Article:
Finding genius is not about finding ability. Finding genius is about unlocking the creative potential of the human brain.
Last week, Marilyn Price-Mitchel, PhD, posted on her blog The Roots of Action a nice review of my book under the title: “So You Think Your Child’s a Genius.” Last month in “Finding the Genius in Every Child” Robert Shepherd argued convincingly that the purpose of education should be to “discover the genius in every child.”
But commenter Diana Senechal suggests that Shepherd “tone it down,” writing: “Instead of positing that every child has genius, why not simply say that almost every child has strong natural ability in some area and is capable of improvement in others?”
To which I say, “Because, Diana, every child has A genius, and because education is not primarily about abilities nor ‘areas’ needing ‘improvement.’” When it comes to education another definition of genius is more useful: the guiding spirit of a person.
Yes, educators should be finding The Genius in Every Child. That’s why I wrote the book. However, the genius we are looking for is the voice of their character, the engine of their curiosity, the source of their creativity, not some “strong natural ability.” Education is not about the strength that is obvious, but the genius that will lead the child to lead the life they are meant to lead.
Calli is one of 4 million children going to kindergarten this fall for the first time. How well will her school serve her?
Calli’s preschool teacher had complained all last year that Calli was an “excellent student,” but that she was disruptive. She talked too much. In a shocking bout of myopia the teacher even blamed Calli’s behavior on the fact that, “Everything is too easy for her.”
So when Calli went off to kindergarten three weeks ago, her parents and grandparents were naturally anxious to know what would happen, and asked every day when she came home from school, “How was school today?”
Predictably, Calli would say, “Fine.”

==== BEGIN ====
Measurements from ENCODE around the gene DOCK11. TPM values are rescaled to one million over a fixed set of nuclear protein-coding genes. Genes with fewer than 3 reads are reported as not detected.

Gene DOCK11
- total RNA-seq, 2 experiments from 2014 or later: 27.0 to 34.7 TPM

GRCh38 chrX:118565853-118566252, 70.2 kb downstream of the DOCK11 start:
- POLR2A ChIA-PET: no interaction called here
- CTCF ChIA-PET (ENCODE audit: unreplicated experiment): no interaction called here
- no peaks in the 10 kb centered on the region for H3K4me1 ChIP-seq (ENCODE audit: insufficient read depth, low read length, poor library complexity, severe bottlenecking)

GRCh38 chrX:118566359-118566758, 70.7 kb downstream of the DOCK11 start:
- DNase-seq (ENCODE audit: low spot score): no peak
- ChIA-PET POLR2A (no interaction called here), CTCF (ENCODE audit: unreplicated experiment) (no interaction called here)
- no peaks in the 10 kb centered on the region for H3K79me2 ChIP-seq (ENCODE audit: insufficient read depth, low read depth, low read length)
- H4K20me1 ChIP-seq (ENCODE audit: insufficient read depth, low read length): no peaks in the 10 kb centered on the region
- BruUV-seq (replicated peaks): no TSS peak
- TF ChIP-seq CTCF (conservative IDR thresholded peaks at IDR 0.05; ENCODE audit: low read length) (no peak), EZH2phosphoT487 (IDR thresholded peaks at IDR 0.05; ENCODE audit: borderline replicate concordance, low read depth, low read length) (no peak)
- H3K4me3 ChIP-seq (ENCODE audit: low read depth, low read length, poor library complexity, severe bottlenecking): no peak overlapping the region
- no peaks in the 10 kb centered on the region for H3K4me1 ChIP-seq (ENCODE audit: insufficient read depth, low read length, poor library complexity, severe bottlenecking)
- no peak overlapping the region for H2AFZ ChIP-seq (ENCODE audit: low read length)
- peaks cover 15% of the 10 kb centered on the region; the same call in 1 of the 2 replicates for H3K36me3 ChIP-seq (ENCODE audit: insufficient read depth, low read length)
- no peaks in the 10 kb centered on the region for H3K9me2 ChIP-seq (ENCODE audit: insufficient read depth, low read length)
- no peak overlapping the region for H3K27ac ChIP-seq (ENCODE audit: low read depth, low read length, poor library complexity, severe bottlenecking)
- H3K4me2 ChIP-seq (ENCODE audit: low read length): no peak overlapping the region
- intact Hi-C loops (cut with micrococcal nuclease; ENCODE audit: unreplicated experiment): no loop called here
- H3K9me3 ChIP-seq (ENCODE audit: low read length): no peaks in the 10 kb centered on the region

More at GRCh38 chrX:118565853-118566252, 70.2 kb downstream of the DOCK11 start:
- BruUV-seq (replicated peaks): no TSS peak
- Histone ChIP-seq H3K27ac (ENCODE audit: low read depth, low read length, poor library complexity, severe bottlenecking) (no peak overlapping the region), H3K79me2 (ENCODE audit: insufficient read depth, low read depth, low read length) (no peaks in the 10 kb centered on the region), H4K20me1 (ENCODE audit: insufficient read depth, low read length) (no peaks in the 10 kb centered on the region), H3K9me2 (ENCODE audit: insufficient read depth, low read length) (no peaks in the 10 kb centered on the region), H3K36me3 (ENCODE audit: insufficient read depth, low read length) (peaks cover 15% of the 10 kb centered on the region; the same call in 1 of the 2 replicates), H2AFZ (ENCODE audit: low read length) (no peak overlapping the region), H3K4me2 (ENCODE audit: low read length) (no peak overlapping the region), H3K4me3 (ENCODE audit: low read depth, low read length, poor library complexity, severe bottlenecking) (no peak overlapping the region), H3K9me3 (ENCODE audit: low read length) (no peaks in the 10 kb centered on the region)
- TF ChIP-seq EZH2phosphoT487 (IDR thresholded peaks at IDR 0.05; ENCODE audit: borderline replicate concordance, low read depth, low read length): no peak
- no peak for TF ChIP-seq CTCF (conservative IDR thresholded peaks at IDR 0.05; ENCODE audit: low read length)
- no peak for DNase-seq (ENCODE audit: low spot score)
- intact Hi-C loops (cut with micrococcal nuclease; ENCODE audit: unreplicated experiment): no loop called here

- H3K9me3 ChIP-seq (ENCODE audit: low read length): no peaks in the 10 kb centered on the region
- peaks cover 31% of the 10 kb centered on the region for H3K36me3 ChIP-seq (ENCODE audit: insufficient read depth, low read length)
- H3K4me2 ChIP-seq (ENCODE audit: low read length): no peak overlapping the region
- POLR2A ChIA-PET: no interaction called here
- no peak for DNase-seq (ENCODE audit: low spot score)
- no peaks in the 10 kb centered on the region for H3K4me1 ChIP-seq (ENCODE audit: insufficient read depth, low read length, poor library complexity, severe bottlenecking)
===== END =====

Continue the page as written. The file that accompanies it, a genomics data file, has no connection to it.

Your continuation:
Then of course, the question, “What did you do?” got the reply, “Not much.”
When Grandma asked for more one day , Calli confided: “I don’t talk about my love life with other people.”
If you work with children–certainly with children under eight–you come to realize that genius is in your face every day–you just have to notice it. If you hear a statement from a five-year-old like “I don’t talk about my love life with other people,” and have a tendency to think, “Wow, maybe we should get her tested for giftedness,” you’ll miss the reality that she HAS a genius.
Although, unfortunately, schooling is often a mechanism for sorting kids according to ability, an educator’s business is not talent and ability. Although, the rituals of schooling create the illusion that those with academic ability are more likely to succeed, don’t believe it.
Even though the world is moving on and leaving “schooling” in the dust, here in America when adults approach a school, they revert to 19th century thinking. They wonder, for instance, if their child will be (1) one of the gifted ones, or (2) normal, or (3) one who “learns differently,” even though the idea that there are three kinds of students in the world is obviously insane.
I have met Calli. At five, she is an experienced human being. As such she can dope out the social dynamics in almost any situation. She knows the needs, values and interests of each of her relatives. After three weeks she has her teacher’s figured out. These days, she is concentrating her energy on a new set of potential friends and enemies and thinking creatively about human challenge #1: harmonizing her needs, values and interests with those of all these new people.
Calli will need her genius as a guide to pursue her “love life” in such a way that her classroom becomes a harmonious hum rather than a mean-girl society. Calli’s high emotional intelligence could go either way. Her genius wants no child to feel excluded. Therefore, the teacher would do well to focus on helping Calli find her genius.
Paradoxically, the best way to call forth Calli’s creative genius would be to design activities that engage the interests and passions of all her students. (Genius lurks in paradoxes.)
My genius is telling me that Calli’s teacher’s genius has the power to make her classroom a heaven on earth.